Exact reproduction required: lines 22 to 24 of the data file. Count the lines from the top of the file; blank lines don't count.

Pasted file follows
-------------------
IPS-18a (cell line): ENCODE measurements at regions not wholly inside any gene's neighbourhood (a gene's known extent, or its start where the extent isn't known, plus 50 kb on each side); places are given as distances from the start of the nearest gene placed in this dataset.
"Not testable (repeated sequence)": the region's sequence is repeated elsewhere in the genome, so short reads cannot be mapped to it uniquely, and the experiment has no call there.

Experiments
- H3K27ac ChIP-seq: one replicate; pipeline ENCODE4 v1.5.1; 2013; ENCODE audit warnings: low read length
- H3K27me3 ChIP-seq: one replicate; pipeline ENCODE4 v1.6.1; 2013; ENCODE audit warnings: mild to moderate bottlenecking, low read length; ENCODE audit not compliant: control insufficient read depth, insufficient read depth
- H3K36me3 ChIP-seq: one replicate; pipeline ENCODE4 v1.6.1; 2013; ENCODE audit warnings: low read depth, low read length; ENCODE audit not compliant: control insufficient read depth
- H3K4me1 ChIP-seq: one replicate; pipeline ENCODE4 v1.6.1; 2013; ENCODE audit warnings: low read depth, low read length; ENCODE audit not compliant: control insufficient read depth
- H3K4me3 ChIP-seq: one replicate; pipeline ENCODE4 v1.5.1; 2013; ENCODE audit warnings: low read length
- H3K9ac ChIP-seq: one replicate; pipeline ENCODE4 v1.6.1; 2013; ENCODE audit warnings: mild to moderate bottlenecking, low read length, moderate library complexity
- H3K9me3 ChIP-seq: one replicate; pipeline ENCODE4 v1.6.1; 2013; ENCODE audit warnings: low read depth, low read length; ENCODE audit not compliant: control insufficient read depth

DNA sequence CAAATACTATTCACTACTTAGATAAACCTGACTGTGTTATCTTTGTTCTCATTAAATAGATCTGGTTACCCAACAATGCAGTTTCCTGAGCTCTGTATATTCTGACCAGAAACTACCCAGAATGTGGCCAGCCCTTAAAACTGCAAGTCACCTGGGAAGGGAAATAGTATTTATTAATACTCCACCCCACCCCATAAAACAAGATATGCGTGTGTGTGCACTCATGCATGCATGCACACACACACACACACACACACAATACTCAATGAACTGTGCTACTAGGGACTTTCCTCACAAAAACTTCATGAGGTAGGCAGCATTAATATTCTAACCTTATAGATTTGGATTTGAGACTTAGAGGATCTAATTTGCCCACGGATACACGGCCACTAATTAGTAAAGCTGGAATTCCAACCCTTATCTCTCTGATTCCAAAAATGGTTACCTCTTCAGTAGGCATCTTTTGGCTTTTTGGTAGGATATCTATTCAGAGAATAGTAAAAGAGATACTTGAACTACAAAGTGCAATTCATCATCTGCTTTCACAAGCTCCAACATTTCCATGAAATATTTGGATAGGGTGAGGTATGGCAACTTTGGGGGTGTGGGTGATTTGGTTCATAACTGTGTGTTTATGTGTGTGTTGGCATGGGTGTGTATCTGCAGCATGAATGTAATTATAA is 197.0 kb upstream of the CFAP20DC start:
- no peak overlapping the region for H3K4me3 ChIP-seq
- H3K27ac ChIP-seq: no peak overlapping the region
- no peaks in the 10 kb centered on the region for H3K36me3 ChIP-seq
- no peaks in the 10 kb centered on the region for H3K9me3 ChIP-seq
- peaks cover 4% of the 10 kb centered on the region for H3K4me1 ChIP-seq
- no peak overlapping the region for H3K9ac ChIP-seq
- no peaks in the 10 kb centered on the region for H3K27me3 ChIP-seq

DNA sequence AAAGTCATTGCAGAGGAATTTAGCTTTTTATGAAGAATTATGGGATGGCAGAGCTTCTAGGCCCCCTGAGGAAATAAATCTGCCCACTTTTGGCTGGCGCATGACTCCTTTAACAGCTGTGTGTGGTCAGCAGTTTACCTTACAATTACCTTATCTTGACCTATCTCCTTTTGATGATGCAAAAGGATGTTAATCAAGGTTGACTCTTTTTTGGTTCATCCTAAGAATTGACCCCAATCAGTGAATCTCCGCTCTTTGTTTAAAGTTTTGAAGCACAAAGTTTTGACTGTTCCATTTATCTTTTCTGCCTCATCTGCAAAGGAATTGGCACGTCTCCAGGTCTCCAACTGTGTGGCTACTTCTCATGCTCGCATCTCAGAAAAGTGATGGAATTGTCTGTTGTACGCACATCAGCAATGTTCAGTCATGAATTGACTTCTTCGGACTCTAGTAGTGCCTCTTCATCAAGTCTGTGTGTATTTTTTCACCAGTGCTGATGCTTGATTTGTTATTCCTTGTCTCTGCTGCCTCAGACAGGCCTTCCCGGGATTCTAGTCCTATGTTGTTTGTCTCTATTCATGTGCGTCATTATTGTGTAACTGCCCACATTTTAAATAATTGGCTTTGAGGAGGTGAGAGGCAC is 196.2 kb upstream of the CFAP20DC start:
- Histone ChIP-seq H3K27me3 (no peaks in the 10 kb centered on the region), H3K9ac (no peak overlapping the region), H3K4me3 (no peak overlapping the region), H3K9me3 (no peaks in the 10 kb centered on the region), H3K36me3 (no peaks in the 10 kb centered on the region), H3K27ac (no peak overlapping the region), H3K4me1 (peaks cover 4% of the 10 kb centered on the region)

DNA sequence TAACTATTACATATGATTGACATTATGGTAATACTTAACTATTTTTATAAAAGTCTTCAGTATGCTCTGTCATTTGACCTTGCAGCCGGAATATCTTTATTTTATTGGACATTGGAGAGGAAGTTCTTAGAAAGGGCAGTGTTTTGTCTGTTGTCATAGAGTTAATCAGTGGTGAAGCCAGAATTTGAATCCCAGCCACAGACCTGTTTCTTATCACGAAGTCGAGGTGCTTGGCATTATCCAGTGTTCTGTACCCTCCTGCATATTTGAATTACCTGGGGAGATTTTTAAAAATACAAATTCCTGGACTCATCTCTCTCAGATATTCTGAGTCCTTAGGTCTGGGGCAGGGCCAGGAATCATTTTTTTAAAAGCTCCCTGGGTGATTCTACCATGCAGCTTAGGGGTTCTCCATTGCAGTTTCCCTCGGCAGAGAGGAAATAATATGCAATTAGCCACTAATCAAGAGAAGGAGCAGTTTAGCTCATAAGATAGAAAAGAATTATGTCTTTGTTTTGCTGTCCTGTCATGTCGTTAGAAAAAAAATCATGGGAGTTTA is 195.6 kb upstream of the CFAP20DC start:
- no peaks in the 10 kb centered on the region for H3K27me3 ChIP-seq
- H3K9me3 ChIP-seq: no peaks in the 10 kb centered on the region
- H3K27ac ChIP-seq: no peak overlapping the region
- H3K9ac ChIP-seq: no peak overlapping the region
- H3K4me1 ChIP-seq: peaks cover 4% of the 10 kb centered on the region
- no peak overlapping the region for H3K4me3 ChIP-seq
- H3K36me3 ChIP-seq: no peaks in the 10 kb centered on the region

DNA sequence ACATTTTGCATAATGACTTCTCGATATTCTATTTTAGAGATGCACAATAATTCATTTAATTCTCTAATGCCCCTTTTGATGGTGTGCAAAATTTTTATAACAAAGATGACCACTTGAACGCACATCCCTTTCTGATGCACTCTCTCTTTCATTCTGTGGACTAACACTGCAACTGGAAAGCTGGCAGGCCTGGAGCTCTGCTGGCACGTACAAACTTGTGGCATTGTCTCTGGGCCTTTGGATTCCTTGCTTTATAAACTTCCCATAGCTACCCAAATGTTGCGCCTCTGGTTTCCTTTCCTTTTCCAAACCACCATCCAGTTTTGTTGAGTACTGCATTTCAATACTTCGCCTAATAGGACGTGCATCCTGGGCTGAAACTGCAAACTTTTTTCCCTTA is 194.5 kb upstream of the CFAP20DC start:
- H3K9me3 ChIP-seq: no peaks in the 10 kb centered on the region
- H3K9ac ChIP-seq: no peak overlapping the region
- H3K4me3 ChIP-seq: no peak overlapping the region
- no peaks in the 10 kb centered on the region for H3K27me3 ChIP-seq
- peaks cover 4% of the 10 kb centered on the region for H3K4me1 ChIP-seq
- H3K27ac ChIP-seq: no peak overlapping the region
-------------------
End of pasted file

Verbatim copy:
- no peaks in the 10 kb centered on the region for H3K27me3 ChIP-seq
- H3K9me3 ChIP-seq: no peaks in the 10 kb centered on the region
- H3K27ac ChIP-seq: no peak overlapping the region